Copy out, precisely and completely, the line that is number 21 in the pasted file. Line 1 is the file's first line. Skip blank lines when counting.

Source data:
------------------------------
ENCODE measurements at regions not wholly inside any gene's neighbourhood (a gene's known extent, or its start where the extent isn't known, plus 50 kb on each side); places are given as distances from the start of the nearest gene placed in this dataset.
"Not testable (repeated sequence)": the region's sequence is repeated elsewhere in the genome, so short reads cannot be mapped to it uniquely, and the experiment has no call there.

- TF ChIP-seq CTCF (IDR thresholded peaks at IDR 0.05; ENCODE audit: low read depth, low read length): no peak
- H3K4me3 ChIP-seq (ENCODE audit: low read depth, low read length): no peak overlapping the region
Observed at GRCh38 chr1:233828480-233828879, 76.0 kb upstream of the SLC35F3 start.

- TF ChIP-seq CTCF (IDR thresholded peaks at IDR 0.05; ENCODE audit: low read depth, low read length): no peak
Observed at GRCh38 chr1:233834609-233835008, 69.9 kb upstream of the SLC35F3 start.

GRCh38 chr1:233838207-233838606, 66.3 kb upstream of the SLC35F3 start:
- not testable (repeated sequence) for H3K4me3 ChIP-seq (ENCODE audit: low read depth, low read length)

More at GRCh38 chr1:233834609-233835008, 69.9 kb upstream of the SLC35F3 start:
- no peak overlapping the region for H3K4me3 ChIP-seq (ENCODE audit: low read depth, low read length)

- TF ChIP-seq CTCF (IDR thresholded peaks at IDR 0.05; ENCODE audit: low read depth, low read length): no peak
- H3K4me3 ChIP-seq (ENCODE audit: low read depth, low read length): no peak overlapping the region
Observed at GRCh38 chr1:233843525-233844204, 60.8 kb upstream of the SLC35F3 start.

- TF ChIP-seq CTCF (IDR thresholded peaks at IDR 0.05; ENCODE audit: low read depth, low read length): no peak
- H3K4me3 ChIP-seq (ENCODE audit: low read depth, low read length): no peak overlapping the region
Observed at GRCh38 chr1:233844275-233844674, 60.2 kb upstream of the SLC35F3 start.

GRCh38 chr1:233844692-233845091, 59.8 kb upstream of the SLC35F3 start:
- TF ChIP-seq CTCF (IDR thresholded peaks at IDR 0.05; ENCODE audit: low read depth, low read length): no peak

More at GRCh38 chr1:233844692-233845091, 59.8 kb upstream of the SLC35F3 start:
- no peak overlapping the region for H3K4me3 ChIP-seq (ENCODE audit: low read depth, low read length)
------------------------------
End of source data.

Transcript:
- no peak overlapping the region for H3K4me3 ChIP-seq (ENCODE audit: low read depth, low read length)